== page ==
This should be enough to convince anyone that Blankenship and Massey are not running safe operations in their mines.

The US Mine Safety and Health Administration cited the mine for 1,342 safety violations from 2005 through Monday for a total of $1.89 million in proposed fines, according to federal records. The company has contested 422 of those violations, totaling $742,830 in proposed penalties, according to federal officials. Massey Energy is actively contesting millions of dollars of fines for safety violations at its West Virginia coal mine where disaster struck yesterday afternoon.

The fact that safety violations are more cost-efficient than actually fixing the problems, poses a whole new problem for the coal industry and the state of West Virginia. If a rich fatcat such as Blankenship can buy his way out of problems, how can he be stopped?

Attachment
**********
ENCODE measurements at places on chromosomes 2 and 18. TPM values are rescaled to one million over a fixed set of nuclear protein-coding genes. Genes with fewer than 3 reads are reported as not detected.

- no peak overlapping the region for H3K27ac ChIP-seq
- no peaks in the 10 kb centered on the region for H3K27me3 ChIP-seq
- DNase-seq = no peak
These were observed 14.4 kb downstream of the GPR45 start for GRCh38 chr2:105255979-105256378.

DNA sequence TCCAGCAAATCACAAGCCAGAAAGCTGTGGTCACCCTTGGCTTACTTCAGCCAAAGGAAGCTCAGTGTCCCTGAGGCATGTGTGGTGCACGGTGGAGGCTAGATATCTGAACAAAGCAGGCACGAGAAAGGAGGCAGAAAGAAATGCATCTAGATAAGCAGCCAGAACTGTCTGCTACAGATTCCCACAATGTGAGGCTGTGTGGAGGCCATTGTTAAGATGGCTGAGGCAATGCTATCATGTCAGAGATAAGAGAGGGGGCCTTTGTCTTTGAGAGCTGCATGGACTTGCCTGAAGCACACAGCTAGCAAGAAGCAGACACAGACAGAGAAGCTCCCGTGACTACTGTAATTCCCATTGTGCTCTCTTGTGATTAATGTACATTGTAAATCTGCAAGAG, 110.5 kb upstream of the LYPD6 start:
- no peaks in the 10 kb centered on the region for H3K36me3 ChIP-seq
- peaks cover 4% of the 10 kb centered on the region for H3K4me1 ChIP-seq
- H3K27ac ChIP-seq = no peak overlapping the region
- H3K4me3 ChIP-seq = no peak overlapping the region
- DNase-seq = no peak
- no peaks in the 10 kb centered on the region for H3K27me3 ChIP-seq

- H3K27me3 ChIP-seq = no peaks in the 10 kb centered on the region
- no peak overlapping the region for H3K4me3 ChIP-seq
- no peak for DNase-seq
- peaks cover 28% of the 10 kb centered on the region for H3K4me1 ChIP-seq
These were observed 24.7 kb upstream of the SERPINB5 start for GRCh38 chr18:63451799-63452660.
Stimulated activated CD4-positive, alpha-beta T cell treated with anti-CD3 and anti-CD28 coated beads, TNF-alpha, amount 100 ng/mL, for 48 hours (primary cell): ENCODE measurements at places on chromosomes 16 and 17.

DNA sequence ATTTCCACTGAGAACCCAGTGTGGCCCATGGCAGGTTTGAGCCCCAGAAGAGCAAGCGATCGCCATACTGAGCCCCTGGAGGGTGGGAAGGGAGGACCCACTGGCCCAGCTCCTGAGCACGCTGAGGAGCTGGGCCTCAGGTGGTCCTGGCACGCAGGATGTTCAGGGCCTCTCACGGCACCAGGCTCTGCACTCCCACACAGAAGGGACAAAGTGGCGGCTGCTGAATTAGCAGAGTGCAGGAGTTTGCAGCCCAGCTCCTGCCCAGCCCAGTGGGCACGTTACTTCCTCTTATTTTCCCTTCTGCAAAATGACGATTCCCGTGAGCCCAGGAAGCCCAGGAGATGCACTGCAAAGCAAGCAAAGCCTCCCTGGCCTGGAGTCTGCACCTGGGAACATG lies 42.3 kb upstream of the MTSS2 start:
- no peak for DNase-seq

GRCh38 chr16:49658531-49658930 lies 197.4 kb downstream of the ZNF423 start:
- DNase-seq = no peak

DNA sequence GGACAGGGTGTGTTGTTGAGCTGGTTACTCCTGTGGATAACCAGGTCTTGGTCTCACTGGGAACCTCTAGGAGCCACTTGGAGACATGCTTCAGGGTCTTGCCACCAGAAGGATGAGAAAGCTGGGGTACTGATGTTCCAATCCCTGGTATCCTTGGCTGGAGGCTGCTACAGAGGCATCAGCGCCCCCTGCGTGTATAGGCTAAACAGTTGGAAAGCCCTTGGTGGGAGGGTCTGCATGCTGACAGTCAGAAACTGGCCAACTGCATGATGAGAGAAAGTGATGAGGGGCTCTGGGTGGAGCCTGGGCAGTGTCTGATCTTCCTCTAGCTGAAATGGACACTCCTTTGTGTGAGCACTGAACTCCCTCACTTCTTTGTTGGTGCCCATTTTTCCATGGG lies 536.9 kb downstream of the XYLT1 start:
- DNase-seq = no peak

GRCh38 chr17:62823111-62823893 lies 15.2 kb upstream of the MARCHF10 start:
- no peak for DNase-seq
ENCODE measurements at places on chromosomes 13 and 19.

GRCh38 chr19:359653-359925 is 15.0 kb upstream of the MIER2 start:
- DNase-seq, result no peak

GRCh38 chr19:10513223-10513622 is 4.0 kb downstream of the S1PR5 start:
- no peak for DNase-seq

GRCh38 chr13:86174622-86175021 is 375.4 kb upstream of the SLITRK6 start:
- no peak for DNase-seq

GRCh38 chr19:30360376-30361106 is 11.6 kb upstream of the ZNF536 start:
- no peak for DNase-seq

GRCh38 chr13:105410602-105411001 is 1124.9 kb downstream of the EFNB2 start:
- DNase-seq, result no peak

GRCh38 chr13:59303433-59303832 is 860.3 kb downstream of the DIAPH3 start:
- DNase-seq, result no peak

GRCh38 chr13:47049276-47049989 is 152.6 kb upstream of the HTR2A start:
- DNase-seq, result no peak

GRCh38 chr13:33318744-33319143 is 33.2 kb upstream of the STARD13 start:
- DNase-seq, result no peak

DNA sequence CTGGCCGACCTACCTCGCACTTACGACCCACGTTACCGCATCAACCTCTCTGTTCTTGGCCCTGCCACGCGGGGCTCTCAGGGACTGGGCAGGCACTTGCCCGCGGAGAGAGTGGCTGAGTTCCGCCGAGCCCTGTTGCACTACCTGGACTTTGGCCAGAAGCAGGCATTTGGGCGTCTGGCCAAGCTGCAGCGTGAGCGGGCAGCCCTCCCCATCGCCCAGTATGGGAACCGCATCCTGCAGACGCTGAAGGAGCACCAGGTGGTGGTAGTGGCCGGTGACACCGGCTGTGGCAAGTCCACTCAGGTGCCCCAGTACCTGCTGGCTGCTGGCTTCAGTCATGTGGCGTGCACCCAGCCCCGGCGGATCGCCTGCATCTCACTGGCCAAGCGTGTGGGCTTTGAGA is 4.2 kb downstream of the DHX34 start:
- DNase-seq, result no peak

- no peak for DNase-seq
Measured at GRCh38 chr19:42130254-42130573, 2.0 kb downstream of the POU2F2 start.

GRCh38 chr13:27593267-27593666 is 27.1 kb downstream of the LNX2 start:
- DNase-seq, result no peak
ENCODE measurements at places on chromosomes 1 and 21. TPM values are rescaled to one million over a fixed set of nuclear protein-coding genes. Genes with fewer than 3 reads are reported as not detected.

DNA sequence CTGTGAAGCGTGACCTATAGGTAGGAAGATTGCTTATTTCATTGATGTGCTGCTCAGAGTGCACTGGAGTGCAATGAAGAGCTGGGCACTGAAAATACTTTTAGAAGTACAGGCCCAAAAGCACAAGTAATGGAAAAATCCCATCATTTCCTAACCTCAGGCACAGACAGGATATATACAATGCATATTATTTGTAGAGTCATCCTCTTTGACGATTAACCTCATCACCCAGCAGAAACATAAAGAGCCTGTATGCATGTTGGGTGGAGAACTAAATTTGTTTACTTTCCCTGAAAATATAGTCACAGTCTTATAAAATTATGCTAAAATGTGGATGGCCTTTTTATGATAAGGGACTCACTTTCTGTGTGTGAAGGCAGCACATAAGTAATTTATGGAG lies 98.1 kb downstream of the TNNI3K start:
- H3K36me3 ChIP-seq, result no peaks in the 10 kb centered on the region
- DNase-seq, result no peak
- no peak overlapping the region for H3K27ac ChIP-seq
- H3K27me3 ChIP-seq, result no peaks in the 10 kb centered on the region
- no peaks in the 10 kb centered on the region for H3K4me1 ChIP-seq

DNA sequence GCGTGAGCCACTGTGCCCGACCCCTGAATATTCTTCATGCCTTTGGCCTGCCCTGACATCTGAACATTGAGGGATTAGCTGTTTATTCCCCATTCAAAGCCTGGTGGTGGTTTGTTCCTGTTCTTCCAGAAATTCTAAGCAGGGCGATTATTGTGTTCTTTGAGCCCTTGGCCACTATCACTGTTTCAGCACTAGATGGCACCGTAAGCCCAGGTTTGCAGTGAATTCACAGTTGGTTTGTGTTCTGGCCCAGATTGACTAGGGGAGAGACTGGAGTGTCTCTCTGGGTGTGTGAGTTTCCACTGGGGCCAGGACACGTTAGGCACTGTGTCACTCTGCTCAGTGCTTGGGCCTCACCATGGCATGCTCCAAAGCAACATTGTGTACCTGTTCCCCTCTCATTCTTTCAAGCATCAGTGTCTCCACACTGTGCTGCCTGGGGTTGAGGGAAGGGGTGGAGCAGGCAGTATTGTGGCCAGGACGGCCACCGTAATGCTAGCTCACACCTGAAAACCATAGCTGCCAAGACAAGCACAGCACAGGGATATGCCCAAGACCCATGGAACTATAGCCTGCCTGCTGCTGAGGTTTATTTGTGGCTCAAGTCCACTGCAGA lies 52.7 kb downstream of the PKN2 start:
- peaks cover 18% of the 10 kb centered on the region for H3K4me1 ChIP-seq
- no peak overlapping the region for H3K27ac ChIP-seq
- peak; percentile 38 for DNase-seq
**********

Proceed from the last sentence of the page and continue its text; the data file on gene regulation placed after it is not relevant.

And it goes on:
Massey Energy and Don Blankenship need to be held responsible for their poor safety record. It is appalling to see people get killed who, with better safety regulations, may still be here today.

Union run mines have much better safety records and provide for their workers the necessary benefits for working in the mines. Blankenship is opposed to unions and has done a lot in the past to try to get rid of them.

America, and especially West Virginia, need to take a stand against the big corporate CEO’s like Blankenship and have safer mines. This is preventable.

Chuckie Corra

Chuckie Corra

I am a young, moderately liberal/progressive Democrat currently residing in the state of West Virginia. I attend Shepherd University, work closely with YDA, and have been active on FDL for about 6 months. I worked with the Elewana Education Project in Kenya to promote technology growth in secondary school students. My focus, then, tends to be on issues effecting WV, environmental issues (specifically coal issues), and growing African democracies specifically Kenya. I'm pretty open-minded